Some people wonder whether what I do is inspired by a computer and whether or not that kind of imaging is part of what makes this work contemporary. I absolutely hate technology, and I’m computer illiterate, and I never use any labor-saving devices although I’m not convinced that a computer is a labor-saving device. I’m very much about slowing things down and making every decision myself. But, there’s no question that life in the twentieth century is about imaging. It is about photography. It is about film. And it is about new digitalized things. There are layers of similarity, I suppose, that have to do with the way computer-generated imagery is made from scanning. I scan the photograph as well, and I break it down into incremental bits, and they can break it down into incremental bits.
Close rose to prominence with his photo-sourced realist works at a time that the American Photorealists were becoming canonized as a movement – “Realism Now” was a seminal exhibition curated by Linda Nochlin in 1968, the Sidney Janis Gallery rebranded this trend as “Sharp-Focus Realism” in 1972, and the American painters Richard Estes, Ralph Goings, Malcolm Morley and Close himself burst on the international scene at documenta 5 in Germany that same year.
“I chafe under the term realist; the work is, I suppose, about reality, but it's also highly artificial. It’s the artificiality which really interests me, the fact that it's this distribution of colored dirt on a flat surface.” Close’s uneasy relationship to realism made for an odd comparison to artists like Estes and Goings, who more and more were seen as exemplars of “Photorealism” in the U.S. Their crystalline images of Americana and the preponderance of sleek surfaces – from cars to office buildings and shop windows – set their concerns far apart from Close’s interest in the photograph’s ability to flatten out the reality it captured onto a colored surface. So Close: “The camera is not aware of what it is looking at. It just gets it all down.”
The New York Times called Close “the great postmodern pointillist printmaker.” When the artist made his first print in 1972, he knew the challenge he was getting into, having worked as print-maker Gabor Peterdi’s assistant while at Yale. His first essay into creating his own prints, Keith/Mezzotint, 1972, Mezzotint, was created in collaboration with master printer Kathan Brown of Crown Point Press in California. It has been called a “milestone of modern printmaking.” Mezzotint is not an obvious choice: it is a laborious technique and had been eclipsed by the more popular silkscreen and lithography printing processes favored by pop artists and poster makers alike. Further balking convention, Close elected to make the work on an unusually large scale, and the challenge to the printer meant that this was an "on-the-job training for everyone."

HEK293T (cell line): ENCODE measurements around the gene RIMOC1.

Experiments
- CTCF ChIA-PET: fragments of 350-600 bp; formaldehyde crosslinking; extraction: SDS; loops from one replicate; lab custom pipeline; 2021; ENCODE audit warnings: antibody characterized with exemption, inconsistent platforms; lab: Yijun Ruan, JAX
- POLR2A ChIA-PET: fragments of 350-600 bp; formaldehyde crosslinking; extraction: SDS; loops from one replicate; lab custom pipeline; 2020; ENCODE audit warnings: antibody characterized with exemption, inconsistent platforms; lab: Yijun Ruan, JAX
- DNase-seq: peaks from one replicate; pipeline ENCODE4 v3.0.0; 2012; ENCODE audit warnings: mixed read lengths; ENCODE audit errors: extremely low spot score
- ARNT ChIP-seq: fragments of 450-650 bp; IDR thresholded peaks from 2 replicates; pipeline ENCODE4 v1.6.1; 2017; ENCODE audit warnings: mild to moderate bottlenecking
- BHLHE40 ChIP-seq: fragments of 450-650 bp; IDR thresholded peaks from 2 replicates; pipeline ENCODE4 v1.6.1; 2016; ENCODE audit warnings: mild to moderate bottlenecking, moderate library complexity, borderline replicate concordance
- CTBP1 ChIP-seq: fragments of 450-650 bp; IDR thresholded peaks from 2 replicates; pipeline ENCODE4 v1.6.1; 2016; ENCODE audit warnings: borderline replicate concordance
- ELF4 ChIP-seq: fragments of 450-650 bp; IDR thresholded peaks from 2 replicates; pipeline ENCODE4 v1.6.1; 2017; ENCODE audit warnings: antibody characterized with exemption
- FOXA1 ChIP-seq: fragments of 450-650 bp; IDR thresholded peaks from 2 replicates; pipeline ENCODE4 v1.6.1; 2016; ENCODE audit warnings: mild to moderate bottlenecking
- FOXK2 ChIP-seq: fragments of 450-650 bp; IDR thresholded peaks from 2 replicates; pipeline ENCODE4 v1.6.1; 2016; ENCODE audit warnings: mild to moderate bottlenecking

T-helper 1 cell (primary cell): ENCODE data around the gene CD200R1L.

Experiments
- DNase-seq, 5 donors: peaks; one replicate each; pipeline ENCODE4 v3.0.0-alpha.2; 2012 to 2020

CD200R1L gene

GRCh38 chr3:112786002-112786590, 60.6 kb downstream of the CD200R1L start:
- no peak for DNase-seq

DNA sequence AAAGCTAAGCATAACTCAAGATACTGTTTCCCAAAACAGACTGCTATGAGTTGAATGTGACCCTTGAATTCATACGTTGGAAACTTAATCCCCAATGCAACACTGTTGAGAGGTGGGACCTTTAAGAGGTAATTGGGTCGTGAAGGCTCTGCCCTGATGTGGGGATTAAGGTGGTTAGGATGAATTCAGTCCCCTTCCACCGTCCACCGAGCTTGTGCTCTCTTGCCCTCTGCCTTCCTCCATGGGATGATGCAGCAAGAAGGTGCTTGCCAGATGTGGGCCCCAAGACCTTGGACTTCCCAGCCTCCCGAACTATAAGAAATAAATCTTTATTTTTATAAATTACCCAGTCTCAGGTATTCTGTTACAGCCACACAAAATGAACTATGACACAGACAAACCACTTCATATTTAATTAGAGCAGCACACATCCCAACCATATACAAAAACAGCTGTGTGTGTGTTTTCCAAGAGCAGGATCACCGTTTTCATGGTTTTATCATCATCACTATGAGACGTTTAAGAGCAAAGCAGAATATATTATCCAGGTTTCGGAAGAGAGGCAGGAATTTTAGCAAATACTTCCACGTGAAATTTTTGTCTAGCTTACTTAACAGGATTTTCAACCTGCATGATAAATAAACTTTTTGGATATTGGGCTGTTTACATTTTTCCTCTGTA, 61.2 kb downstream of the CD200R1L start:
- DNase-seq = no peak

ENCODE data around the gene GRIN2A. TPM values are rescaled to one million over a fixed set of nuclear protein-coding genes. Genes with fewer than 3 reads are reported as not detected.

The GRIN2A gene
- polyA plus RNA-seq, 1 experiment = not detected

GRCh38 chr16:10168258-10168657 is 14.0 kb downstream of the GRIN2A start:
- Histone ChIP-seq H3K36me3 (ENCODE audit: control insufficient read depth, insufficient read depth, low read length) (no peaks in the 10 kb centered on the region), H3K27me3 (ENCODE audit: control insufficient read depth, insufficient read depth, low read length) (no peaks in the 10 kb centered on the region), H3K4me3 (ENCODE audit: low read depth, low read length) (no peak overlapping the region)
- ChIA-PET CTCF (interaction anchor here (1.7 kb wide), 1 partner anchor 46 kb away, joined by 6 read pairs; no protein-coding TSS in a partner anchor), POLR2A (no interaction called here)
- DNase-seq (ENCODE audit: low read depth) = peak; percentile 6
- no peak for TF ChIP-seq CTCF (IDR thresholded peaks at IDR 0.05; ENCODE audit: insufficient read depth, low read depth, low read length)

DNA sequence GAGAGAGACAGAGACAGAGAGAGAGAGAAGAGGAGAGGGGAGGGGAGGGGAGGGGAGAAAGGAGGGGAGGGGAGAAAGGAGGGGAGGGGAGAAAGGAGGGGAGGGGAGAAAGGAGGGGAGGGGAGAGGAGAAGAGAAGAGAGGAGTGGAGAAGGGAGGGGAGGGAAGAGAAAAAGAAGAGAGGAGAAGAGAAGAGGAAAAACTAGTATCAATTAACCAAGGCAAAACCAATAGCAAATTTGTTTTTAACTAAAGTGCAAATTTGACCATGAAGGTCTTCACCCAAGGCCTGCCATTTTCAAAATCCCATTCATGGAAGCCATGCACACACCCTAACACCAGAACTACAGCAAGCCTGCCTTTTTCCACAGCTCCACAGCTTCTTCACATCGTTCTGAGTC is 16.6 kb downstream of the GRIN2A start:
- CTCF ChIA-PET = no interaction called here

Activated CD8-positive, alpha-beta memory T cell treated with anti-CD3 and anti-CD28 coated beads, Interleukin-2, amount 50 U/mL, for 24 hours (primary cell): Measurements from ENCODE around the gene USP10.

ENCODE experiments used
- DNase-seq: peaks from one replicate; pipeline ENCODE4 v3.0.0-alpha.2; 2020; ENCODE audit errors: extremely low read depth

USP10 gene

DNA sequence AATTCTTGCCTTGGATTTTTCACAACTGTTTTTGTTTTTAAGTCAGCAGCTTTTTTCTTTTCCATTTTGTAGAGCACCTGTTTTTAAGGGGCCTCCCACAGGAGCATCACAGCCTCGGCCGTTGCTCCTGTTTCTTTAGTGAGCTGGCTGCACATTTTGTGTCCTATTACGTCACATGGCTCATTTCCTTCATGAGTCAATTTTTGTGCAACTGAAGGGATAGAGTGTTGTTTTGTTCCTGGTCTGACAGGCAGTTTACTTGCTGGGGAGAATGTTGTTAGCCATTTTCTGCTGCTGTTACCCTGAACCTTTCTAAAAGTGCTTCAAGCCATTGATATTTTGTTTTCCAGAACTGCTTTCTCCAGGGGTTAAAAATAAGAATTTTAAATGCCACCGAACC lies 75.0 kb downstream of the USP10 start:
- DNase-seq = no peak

Close went on to work in woodcuts, creating what may be the largest Japanese style woodblock ever made, Emma/Woodcut (2002). His 1988 Self-Portrait (pictured here) uses spit-bite aquatint. This technique, as the name entails, requires actual saliva as an ingredient. Instead of using his own, Close opted for the spit of the French master printer Aldo Crommelynck, who collaborated on the print with him. Why? Because the special look of this work could only be achieved with the Frenchman’s "very French, very Gauloise-tempered spit."
Print-making is, at heart, a collaborative process where an artist’s prerogative rubs up against a printer’s expertise. Everything from paper to the idiosyncrasies of materials like copper and linoleum or wax and acid must be considered. For Close, who always loved setting artificial limitations on his process, printmaking offered a natural challenge. The technique of reduction linoleum printing – which Close used to make Alex/Reduction – is a challenge indeed; the linoleum block is cut away; imprints are made – generally around seven – at each step of the process. This allows for extreme detail, but zero room for error, since the linoleum block can only be cut further away. For this work in particular, Close employed six assistants for the cutting process. He noticed that some carved more loosely and some more finely than others, creating a non-uniform look, so he devised a system whereby the assistants rotated the block every ten minutes to even out their unique imprints. “I always have a print project going, like soup on the back of the stove.”